Yesterday Newt Gingrich rolled out his national security team, the Weekly Standard’s Fred Barnes reported: “Former CIA director R. James Woolsey and Robert McFarlane, national security adviser to President Reagan, have joined Newt Gingrich’s presidential campaign as members of his national security advisory team. They’re the best known of the 10 men and two women who’ve signed up to advise Gingrich, many of them veterans of the Ronald Reagan and George W. Bush administrations.” AFP reports that Mitt Romney’s team “draws heavily on top aides to former president George W. Bush… The list notably includes veterans of Bush’s policy on Iraq — including Dan Senor, spokesman for the Coalition Provisional Authority that governed the country in the bloody aftermath of the March 2003 US-led invasion. It also comprises Meghan O’Sullivan, who served as Bush’s deputy national security adviser on Iraq and Afghanistan.” [Robert Merry and Robert Golan-Vilella, 10/12/11. Fred Barnes, 11/22/11. Josh Rogin, 11/22/11. AFP, 10/6/11]
See the NSN policy paper Ready to Lead? The 2012 Candidates and Foreign Policy.
Meanwhile, the Obama administration has scored foreign policy and national security successes ranging from hunting down Osama bin Laden to securing nuclear weapons:
Tackling core security issues: Combating terrorism -the death of Osama bin Laden and decimation of Al Qaeda’s leadership; eliminating Muamar Qaddafi, who Ronald Reagan labeled the “mad dog of the Middle East,” at a very low cost to America; bringing the Iraq War to an end; and beginning the transition in Afghanistan. These advances help to keep America safe. [See: David Rothkopf via Foreign Policy, 10/20/11. John Brennan, 6/29/11. David Ignatius, 9/3/11. NSN, 8/31/10]
Engagement and shrewd diplomacy for America’s security. The Obama administration has been successful at utilizing shrewd diplomacy and leading global powers to address security challenges and advance American interests. These successes include: addressing the nuclear threat through the New START Treaty and forming the first ever Nuclear Security Summit; rallying the world to isolate Iran internationally; getting key gains and cooperation from Russia as a result of the “reset”; and making international institutions work to America’s advantage. [See: NSN, 1/4/11. [David Ignatius, 10/11/11. Suzanne Maloney, 9/16/11. Samuel Charap, 11/12/11]
Strengthening the foundation of American power: the economy. America’s power abroad is based on its strength at home. The stimulus bill, the overhaul of the financial system, the growth in exports and the focus on rebuilding the economy at home will strengthen the foundations of this power. [See: NY Times, 7/12/11. Les Gelb, 11/10]
Using all the tools in the toolbox. An important component of the Obama administration’s success in foreign policy is the ability to utilize all components of national power, instead of seeing every problem as a nail to hit with an expensive hammer. Developing a 21st century relationship with China based on cooperation and competition; balancing America’s interests and values around the Arab Spring; and taking important steps to keep America’s promises to our troops. [See: Robert Danin, 7/27/11. Bruce Jentleson, Washington Quarterly, 7/11. Bruce Jones, 6/14/11. Hillary Clinton, Foreign Policy Magazine, 11/11]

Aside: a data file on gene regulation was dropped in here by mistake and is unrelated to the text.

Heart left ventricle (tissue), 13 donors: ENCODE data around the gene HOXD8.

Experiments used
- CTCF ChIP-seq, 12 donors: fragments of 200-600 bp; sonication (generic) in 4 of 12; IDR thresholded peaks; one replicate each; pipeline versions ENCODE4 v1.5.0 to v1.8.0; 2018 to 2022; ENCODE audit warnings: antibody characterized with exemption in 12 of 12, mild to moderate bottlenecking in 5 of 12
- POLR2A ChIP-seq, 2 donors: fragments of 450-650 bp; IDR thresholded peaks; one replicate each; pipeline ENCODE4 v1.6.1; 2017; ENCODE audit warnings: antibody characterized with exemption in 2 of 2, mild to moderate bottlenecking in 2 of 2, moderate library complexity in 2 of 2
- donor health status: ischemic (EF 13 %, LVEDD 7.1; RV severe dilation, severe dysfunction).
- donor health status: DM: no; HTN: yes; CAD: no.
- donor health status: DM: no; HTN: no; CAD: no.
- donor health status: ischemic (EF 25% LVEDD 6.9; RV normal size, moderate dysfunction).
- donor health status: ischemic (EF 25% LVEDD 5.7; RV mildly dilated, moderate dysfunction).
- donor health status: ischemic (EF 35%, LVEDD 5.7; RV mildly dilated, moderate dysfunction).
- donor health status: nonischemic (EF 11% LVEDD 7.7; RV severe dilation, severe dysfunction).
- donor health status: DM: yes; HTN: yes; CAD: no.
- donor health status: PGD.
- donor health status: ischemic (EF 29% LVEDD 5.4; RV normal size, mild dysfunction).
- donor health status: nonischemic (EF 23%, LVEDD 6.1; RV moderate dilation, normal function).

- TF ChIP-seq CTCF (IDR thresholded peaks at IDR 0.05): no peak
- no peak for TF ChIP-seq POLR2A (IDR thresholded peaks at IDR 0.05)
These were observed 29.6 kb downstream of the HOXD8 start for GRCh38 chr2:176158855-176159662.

What We’re Reading
Egypt’s transitional cabinet offered its resignation to the interim military administration amid increasingly deadly clashes between Egyptian protestors and military forces ahead of parliamentary elections on November 29.
The United States, Great Britain, and Canada will all impose stricter sanctions on Iran’s access to foreign credit and on its petroleum sector in response to the recent IAEA report critical of Iran.
The Pakistani Taliban has begun formal talks with representatives of the Pakistani government to end the two-year-old conflict in the province of South Waziristan.
Turkish Prime Minister Recip Tayyip Erdogan sharply criticized Syrian president Bashar al Assad’s recent escalation in attacks on anti-government protestors, as leaders of the opposition Syrian National Council met with British foreign secretary William Hague in London.
King Abdullah II of Jordan traveled to the West Bank to meet with Palestinian Authority president Mahmoud Abbas in preparation for negotiations with Hamas.
French president Nicolas Sarkozy is increasingly at risk of being the next European leader voted out of office as a consequence of the widening European debt crisis.
The South Korean parliament approved a bilateral trade agreement with the United States originally signed in 2007, despite opposition members resorting to fisticuffs and tear gas in the parliamentary chamber in their effort to oppose the deal.
Three former leaders from Cambodia’s Khmer Rouge regime are on trial in Phnom Penh on charges of genocide and crimes against humanity for the regime’s massacres in the 1970s.
Ethiopian troops have entered Somalia to assist with Kenyan efforts to suppress the activities of the al Shabab Islamist militant organization.
Commentary of the Day
Simon Tisdall discusses how the evolution of the Egyptian revolution may pose a problem for Western leaders.
Joshua Keating analyzes the rise of opposition to German leadership in the European Union and the fear of creating a “German Europe.”
Daniel Drezner cautions that the U.S. “pivot” to Asia cannot come at the expense of Europe and the Middle East, both of which are in the midst of widespread instability.
Jason Pack argues that the forthcoming trials of Saif al-Islam, son of deposed Libyan leader Muammar Qaddafi, and Abdullah al-Senussi, Qaddafi’s spy chief, will define the future of Libyan politics.